My article this issue on getting the best sound from the iPod will no doubt trigger
an avalanche of letters, Apples ubiquitous portable music player (ten million sold
and counting) has caused a polarizing division among audiophiles, who consider it either a
wonderful new way to access music or, as a letter writer in the previous issue suggested, one more step in the downfall of
The anti-iPod faction sees the device as yet another example of how modern life diminishes richness in
experience. The iPod substitutes focused listening to music with listening to music as if it were sonic wallpaper to our daily
activities. Not only is music reduced to a secondary role, but it is also compressed and squeezed with no regard for
quality and — to add insult to injury — reproduced through cheap earbuds. Such a device doesn't honor music; it
trivializes it by reducing listening to a background activity unworthy of our full attention.
I have a different view. Audio hardware exists for one simple purpose: to connect people with music. The iPod
happens to be remarkably adept at doing just that. It allows me to access, easily and instantly, nearly 200 hours of my
favorite music just about whenever and wherever I want. It brings music into my life at times when and in places where
I wouldn’t normally be able to listen. It expands the opportunities and possibilities for enjoying music. How can
anyone argue that’s a bad thing? A tragic consequence of being an audiophile can be the inability to connect with music
unless it's reproduced at some "acceptable" level of sound quality. How ironic that those who pursue musical pleasure
most intently are the quickest to deny themselves that pleasure because the sound quality is beneath their level of
refinement and discrimination.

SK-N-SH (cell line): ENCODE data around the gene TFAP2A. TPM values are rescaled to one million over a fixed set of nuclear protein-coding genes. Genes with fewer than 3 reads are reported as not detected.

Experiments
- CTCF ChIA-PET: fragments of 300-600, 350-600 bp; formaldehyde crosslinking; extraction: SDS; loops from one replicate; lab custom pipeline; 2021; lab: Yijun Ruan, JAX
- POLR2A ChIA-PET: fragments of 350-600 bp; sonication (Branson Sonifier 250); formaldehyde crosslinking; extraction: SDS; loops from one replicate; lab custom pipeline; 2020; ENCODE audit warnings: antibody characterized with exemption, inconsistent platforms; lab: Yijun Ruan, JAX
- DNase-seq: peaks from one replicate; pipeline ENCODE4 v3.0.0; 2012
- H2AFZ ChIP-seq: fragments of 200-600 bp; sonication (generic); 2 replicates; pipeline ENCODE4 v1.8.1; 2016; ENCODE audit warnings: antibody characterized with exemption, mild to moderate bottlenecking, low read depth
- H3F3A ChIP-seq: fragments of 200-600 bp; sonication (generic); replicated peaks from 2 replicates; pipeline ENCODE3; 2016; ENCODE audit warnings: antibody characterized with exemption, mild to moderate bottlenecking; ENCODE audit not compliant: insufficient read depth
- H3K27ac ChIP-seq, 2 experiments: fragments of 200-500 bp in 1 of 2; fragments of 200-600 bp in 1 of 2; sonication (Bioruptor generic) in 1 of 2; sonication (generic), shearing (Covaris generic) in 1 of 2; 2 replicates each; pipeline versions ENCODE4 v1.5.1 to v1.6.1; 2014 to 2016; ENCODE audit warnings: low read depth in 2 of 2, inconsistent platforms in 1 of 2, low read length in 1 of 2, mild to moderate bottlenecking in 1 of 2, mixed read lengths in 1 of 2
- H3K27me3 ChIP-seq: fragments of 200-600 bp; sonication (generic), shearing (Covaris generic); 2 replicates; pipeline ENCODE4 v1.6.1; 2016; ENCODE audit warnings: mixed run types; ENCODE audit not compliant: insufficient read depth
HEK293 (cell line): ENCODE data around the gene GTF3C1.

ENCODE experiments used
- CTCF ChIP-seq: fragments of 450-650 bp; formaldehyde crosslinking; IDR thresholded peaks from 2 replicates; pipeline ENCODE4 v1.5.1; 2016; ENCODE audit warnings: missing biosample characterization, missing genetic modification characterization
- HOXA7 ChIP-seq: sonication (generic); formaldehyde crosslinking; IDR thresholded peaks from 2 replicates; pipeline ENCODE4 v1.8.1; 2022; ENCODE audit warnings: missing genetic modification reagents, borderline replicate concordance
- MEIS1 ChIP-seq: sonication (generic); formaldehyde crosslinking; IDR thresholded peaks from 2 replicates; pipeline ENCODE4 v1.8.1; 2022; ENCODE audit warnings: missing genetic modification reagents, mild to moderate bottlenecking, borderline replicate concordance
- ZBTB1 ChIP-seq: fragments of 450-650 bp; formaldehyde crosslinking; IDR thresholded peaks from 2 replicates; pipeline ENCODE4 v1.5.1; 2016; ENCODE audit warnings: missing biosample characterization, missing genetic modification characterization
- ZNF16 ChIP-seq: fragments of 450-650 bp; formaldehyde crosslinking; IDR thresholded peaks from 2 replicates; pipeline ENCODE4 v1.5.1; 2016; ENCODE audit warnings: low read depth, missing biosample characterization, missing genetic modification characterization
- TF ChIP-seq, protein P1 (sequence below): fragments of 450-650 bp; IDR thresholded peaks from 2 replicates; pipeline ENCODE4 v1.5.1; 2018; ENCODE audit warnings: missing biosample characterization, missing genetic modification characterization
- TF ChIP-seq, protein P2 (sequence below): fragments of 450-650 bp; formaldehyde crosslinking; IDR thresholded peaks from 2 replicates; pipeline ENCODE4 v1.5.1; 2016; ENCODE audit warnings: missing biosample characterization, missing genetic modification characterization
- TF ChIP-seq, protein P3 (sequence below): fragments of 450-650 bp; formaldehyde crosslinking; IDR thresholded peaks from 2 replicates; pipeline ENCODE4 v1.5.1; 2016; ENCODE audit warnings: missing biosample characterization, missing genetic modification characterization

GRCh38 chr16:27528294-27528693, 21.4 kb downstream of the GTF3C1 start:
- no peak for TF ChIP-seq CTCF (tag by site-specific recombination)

Moreover, asking whether the Pod is a musical marvel or the sonic equivalent of "pasteurized processed,
American cheese-type food product" is ascribing to a piece of hardware characteristics that it cannot possess. The
iPod’s ability to enhance or diminish our lives does not lie in circuits, hard drives, displays, and
thumbwheels but in our own minds and hearts. The iPod's value as a device for enjoying music isn’t intrinsic to the hardware; it exists in
our relationship with music. If we care about music enough to buy an iPod, catty it with us, and use it in a
way that connects us with music, then the iPod has quality. If we don't care enough to make music an
important part of our lives and use the iPod in a way that reflects that lack of caring, then the iPod is a low-quality device.
In fact, what separates high-end audio from mass-market audio isn't the price tag and brand name, or where
the product is sold. Rather, the difference is solely a matter of the designer's attitude. I'd argue that a $700 power
amplifier created by a designer who cares so much about how his customers experience music that he relentlessly
pursues every possible circuit permutation and painstakingly evaluates every part is more high-end than a $5000 power
amplifier designed without such dedication. If the designer is skilled and caring, the product can't help but be of high
quality. As Robert Pirsig wrote in Zen and the Art of Motorcycle
Maintenance: "Care and Quality ate internal and external aspects of the same thing."
One person's entire musical experience may be limited to listening to massively compressed iPod files while he is
preoccupied with other activities. Another may use the iPod as I described in my
article — as a vehicle for connecting with music when he can't sit in front of loudspeakers.
With a caring approach to getting the best sound from the iPod, and using it in a way that values the listening
experience, the iPod becomes a device that honors, rather than dishonors, music.
Let the avalanche begin.